The midstream segment describes the process of a resource moving from its original source to its final destination, connecting upstream exploration and production to downstream refinement and end. Its focus is on transport, and storage, meaning that it requires a huge amount of logistical coordination. Moreover, the environmental and capital risk of improper storage or transportation has turned the space into a highly regulated one, with the successful transport of a single drop of product across national, international or other borders involving interconnected regulatory approval at each step of the way.
Currently, the process is highly siloed, with regulations differing at each step, and information silos obscuring the full data picture from all stakeholders, especially in the case of inspections, fugitive emissions, spills, or repairs. Moreover, much of the information at hand is entered manually and as such pinpointing the data relevant to a specific time and place is a manual and intensive effort, and tracking items with granular detail in real time is near impossible.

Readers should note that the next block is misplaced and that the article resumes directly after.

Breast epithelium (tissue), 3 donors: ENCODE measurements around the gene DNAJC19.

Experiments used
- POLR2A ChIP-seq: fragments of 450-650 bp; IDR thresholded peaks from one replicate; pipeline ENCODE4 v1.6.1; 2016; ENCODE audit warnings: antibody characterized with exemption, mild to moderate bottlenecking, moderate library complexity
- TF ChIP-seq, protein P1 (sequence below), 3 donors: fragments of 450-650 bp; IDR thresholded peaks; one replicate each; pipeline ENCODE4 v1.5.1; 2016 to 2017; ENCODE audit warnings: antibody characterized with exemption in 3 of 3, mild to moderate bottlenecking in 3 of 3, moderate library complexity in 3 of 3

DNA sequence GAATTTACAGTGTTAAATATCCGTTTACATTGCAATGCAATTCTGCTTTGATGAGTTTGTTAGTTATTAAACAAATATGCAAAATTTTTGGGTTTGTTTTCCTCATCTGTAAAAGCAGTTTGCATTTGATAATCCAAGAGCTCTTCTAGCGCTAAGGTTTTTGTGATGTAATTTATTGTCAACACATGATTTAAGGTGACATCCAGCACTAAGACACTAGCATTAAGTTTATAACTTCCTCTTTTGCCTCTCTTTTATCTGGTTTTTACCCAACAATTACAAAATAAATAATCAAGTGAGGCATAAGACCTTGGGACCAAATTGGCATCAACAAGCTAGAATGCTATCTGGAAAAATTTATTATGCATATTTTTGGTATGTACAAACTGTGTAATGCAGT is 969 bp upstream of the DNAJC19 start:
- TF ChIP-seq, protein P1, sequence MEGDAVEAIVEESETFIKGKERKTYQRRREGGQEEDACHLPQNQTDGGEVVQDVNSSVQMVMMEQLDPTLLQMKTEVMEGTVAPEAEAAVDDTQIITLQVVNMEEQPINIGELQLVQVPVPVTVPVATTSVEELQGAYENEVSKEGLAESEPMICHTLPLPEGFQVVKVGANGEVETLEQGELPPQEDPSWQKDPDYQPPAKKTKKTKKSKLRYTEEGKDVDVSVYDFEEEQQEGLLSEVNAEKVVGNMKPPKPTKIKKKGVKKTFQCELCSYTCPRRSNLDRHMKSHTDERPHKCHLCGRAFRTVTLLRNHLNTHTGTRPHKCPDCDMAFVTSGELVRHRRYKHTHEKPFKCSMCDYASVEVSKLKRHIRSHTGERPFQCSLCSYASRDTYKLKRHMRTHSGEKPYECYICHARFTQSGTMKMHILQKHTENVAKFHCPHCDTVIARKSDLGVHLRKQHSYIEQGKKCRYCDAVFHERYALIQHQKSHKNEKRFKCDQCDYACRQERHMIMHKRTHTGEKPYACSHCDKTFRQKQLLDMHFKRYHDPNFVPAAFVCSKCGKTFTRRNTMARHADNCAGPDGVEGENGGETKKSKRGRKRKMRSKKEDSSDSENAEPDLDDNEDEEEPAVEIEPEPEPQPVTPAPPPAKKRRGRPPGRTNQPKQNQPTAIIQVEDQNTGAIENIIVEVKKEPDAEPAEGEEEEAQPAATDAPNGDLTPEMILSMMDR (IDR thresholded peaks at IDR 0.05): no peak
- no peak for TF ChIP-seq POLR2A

The difficulty of obtaining accurate and timely information can affect processing speeds as well as responsiveness to either accidents, repairs, or safety breaches. The disconnect between the distinct inspectors and contractors at each step can often lead to communication failures with detrimental results.
Given the sensitive nature of assets under management in this process, having an effective alert and response process is integral in the case of a failing asset, given that every moment of suboptimal performance can lead to huge revenue losses. Without a comprehensive data picture on hand it’s near impossible to accurately predict potential leakage incidents or asset failures, and the infrastructure is vulnerable to theft and cyberattacks as well as miscommunications that could prompt outages and health, safety, and environmental costs.
There are around 2.7 million miles of O&G pipelines in the US and two-thirds of Americans live within 600 feet of a pipeline. As such, effectively predicting leakage incidents has the ability to save nearly $US 30 billion per annum for US pipeline companies, which could go towards funding almost 50% of the midstream capital expenditure required by 2030.
Separate of these systemic challenges, the midstream sector faces a slow adoption problem when it comes to integrating digital and data-driven solutions. Only 50% of the industry consider existing data management as a high priority item, a figure which stands in stark contrast to the potential benefits of such a change.